To Giovanni Boccaccio, on the tale of Griselda
Your book [i.e. The Decameron], written in our mother tongue and published I presume, during your early years, has fallen into my hands, I know not whence or how. If I told you that I had read it, I should deceive you. It is a very big volume, written in prose and for the multitude. I have been, moreover, occupied with more serious business, and much pressed for time. You can easily imagine the unrest caused by the warlike stir about me, for, far as I have been from actual participation in the disturbances, I could not but be affected by the critical condition of the state. What I did was to run through your book, like a traveller who, while hastening forward, looks about him here and there, without pausing. I have heard somewhere that your volume was attacked by the teeth of certain hounds, but that you defended it valiantly with staff and voice. This did not surprise me, for not only do I well know your ability, but I have learned from experience of the existence of an insolent and cowardly class who attack in the work of others everything which they do not happen to fancy or be familiar with, or which they cannot themselves accomplish. Their insight and capabilities extend no farther; on all other themes they are silent.
My hasty perusal afforded me much pleasure. If the humor is a little too free at times, this may be excused in view of the age at which you wrote, the style and language which you employ, and the frivolity of the subjects, and of the persons who are likely to read such tales. It is important to know for whom we are writing, and a difference in the character of one's listeners justifies a difference in style. Along with much that was light and amusing, I discovered some serious and edifying things as well, but I can pass no definite judgment upon them, since I have not examined the work thoroughly.
As usual, when one looks hastily through a book, I read somewhat more carefully at the beginning and at the end. At the beginning you have, it seems to me, accurately described and eloquently lamented the condition of our country during that siege of pestilence which forms so dark and melancholy a period in our century. At the close you have placed a story which differs entirely from most that precede it, and which so delighted and fascinated me that, in spite of cares which made me almost oblivious of myself, I was seized with a desire to learn it by heart, so that I might have the pleasure of recalling it for my own benefit, and of relating it to my friends in conversation.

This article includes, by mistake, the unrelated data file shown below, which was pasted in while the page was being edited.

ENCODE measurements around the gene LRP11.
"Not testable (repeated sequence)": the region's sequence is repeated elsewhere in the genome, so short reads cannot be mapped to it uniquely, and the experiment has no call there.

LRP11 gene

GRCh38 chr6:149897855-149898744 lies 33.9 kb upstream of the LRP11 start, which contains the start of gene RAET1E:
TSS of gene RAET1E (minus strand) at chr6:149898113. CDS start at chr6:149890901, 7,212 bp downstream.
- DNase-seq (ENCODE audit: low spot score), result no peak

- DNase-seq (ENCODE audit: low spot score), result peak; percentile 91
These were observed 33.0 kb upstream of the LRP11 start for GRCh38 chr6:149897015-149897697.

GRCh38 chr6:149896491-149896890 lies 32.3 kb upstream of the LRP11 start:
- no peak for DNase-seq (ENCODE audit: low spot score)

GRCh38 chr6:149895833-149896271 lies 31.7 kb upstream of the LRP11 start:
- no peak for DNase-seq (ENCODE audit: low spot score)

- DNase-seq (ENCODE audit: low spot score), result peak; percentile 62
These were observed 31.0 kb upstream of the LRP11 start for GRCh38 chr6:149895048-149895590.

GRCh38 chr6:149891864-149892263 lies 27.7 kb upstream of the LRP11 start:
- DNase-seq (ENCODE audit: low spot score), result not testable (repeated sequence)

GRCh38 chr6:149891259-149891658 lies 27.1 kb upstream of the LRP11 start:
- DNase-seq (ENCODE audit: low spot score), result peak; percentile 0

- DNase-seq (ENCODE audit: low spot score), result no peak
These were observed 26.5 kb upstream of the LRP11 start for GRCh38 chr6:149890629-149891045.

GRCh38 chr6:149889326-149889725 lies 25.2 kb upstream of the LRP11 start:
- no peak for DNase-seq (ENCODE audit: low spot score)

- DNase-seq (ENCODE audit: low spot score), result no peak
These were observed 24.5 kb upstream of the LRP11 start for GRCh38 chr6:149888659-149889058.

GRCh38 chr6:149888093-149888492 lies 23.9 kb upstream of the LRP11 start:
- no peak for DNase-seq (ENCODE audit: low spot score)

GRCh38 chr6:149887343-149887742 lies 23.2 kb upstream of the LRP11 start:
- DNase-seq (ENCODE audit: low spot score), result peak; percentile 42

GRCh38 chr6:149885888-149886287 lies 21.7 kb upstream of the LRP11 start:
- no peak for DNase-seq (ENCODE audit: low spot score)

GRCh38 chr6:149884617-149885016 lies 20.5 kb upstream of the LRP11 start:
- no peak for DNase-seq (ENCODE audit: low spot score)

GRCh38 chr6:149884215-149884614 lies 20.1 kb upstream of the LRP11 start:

When an opportunity for telling it offered itself shortly after, I found that my auditors were delighted. Later it suddenly occurred to me that others, perhaps, who were unacquainted with our tongue, might be pleased with so charming a story, as it had delighted me ever since I first heard it some years ago, and as you had not considered it unworthy of presentation in the mother tongue, and had placed it, moreover, at the end of your book, where, according to the principles of rhetoric, the most effective part of the composition belongs.
So one fine day when, as usual, my mind was distracted by a variety of occupations, discontented with myself and my surroundings, I suddenly sent everything flying, and, snatching my pen, I attacked this story of yours. I sincerely trust that it will gratify you that I have of my own free-will undertaken to translate your work, something I should certainly never think of doing for anyone else, but which I was induced to do in this instance by my partiality for you and for the story. Not neglecting the precept of Horace in his Art of Poetry, that the careful translator should not attempt to render word for word, I have told your tale in my own language, in some places changing or even adding a few words, for I felt that you would not only permit, but would approve, such alterations.
Although many have admired and wished for my version, it seemed to me fitting that your work should be dedicated to you rather than to anyone else; and it is for you to judge whether I have, by this change of dress, injured or embellished the original. The story returns whence it came; it knows its judge, its home, and the way thither. As you and everyone who reads this knows, it is you and not I who must render account for what is essentially yours.